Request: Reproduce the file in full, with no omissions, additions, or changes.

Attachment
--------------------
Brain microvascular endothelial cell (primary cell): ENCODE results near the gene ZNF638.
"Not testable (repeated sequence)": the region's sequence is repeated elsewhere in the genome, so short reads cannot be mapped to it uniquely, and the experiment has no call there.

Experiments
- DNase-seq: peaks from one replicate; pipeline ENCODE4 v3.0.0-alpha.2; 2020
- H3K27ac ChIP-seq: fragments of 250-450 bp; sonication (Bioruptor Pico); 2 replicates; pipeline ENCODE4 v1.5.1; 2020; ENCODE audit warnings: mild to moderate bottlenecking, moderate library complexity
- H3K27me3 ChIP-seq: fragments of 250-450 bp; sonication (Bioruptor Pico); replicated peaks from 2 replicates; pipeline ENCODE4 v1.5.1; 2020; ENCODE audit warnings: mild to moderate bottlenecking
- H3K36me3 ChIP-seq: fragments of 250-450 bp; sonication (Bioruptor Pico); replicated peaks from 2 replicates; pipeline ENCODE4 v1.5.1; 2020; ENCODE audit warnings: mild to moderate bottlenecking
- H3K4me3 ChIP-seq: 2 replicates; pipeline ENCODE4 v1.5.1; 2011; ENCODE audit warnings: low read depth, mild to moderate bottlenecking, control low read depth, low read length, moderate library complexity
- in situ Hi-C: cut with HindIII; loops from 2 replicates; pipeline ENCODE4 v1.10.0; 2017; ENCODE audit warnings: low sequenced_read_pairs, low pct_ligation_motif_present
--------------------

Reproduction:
Brain microvascular endothelial cell (primary cell): ENCODE results near the gene ZNF638.
"Not testable (repeated sequence)": the region's sequence is repeated elsewhere in the genome, so short reads cannot be mapped to it uniquely, and the experiment has no call there.

Experiments
- DNase-seq: peaks from one replicate; pipeline ENCODE4 v3.0.0-alpha.2; 2020
- H3K27ac ChIP-seq: fragments of 250-450 bp; sonication (Bioruptor Pico); 2 replicates; pipeline ENCODE4 v1.5.1; 2020; ENCODE audit warnings: mild to moderate bottlenecking, moderate library complexity
- H3K27me3 ChIP-seq: fragments of 250-450 bp; sonication (Bioruptor Pico); replicated peaks from 2 replicates; pipeline ENCODE4 v1.5.1; 2020; ENCODE audit warnings: mild to moderate bottlenecking
- H3K36me3 ChIP-seq: fragments of 250-450 bp; sonication (Bioruptor Pico); replicated peaks from 2 replicates; pipeline ENCODE4 v1.5.1; 2020; ENCODE audit warnings: mild to moderate bottlenecking
- H3K4me3 ChIP-seq: 2 replicates; pipeline ENCODE4 v1.5.1; 2011; ENCODE audit warnings: low read depth, mild to moderate bottlenecking, control low read depth, low read length, moderate library complexity
- in situ Hi-C: cut with HindIII; loops from 2 replicates; pipeline ENCODE4 v1.10.0; 2017; ENCODE audit warnings: low sequenced_read_pairs, low pct_ligation_motif_present